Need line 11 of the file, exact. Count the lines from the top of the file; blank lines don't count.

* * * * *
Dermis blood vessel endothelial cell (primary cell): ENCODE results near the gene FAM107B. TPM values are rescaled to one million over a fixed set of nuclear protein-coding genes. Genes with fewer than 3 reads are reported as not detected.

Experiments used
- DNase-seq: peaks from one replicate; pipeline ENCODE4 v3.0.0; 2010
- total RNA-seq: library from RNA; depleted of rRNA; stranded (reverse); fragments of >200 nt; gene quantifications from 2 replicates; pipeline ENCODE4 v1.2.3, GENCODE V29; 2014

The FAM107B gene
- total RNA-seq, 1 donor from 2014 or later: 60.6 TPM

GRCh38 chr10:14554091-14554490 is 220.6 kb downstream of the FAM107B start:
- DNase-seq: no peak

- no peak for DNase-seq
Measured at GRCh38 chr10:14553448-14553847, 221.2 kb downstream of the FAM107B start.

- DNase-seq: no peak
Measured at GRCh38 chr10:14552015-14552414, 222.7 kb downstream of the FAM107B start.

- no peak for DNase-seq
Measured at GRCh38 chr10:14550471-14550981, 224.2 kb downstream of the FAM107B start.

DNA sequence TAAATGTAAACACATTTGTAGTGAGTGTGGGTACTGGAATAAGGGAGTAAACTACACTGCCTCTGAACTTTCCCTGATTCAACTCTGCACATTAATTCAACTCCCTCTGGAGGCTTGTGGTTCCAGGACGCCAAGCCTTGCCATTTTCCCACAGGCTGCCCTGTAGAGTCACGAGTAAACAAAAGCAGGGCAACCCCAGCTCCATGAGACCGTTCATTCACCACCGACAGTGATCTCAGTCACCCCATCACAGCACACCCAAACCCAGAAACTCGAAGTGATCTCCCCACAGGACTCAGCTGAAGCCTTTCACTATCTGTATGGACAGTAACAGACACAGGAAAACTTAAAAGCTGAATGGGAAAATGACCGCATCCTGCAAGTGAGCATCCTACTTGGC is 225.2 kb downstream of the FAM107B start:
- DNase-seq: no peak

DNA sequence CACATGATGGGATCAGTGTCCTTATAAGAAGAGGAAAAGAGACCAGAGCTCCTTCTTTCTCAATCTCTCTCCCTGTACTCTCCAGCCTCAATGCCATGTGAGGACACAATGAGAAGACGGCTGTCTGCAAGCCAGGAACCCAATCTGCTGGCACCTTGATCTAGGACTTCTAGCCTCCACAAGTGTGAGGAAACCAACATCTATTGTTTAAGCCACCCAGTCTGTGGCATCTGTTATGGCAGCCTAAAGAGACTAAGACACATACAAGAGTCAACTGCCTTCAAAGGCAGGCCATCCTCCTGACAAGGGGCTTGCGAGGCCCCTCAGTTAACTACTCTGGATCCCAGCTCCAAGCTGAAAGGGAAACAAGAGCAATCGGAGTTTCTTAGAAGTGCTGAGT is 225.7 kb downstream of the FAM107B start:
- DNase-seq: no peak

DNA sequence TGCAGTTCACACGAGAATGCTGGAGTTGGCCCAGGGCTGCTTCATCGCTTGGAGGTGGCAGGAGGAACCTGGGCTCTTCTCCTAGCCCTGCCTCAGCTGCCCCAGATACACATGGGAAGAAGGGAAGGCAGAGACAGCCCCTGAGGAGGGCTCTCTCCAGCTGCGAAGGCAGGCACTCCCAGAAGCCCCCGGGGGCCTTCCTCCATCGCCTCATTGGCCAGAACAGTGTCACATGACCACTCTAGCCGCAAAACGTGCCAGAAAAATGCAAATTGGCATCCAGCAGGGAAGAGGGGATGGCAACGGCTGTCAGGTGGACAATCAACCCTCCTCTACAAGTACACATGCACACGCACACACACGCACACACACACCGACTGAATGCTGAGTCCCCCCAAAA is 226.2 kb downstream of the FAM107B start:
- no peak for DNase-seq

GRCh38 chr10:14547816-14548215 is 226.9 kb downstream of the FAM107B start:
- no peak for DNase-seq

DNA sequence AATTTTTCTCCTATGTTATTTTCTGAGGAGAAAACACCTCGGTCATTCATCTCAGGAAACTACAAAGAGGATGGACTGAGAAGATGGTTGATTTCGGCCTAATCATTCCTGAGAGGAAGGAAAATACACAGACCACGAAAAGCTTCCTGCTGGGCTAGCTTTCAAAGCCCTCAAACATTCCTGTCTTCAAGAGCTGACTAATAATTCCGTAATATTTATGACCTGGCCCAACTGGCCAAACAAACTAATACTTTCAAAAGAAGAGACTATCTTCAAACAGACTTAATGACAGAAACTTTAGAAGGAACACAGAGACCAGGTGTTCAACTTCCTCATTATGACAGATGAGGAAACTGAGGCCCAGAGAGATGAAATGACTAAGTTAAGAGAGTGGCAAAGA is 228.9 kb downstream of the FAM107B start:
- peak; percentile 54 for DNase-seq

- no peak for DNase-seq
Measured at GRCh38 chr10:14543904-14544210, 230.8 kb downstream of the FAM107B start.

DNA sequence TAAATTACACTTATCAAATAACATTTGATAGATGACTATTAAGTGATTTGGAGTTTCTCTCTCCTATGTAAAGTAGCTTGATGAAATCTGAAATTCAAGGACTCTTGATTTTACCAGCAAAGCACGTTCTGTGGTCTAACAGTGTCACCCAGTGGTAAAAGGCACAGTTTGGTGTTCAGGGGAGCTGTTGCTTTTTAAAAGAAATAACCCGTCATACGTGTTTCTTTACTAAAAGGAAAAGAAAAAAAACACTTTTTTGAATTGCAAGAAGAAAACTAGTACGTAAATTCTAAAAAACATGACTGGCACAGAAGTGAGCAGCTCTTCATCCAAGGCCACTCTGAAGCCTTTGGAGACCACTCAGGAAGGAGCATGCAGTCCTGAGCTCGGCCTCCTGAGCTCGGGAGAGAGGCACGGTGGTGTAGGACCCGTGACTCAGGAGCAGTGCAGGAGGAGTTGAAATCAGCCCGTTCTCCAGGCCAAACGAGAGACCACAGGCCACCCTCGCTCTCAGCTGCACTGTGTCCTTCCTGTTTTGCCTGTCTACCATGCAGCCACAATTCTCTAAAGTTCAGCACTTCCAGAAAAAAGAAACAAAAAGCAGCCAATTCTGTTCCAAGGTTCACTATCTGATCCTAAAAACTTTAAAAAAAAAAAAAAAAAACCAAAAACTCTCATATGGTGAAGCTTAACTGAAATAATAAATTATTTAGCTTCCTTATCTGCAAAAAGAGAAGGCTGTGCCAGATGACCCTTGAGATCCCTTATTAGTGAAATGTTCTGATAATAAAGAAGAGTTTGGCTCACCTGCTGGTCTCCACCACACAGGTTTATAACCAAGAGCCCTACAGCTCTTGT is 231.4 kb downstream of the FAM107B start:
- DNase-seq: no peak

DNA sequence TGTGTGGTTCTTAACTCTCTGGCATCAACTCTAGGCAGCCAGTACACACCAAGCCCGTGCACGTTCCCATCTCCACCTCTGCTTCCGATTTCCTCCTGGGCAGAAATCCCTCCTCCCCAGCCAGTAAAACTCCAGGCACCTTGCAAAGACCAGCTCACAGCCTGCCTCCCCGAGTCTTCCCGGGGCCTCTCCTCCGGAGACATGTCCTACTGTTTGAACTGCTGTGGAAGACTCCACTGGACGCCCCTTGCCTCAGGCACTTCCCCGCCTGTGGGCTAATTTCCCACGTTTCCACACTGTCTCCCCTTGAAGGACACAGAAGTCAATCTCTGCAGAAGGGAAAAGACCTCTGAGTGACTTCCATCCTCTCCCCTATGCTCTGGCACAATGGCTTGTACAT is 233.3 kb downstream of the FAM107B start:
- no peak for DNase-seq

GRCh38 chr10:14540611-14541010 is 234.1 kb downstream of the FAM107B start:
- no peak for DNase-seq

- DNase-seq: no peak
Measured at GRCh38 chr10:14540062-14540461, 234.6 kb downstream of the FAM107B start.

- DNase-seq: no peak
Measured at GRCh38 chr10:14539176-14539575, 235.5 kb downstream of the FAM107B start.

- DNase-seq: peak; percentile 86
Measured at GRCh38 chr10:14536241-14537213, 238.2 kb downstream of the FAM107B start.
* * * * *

- DNase-seq: no peak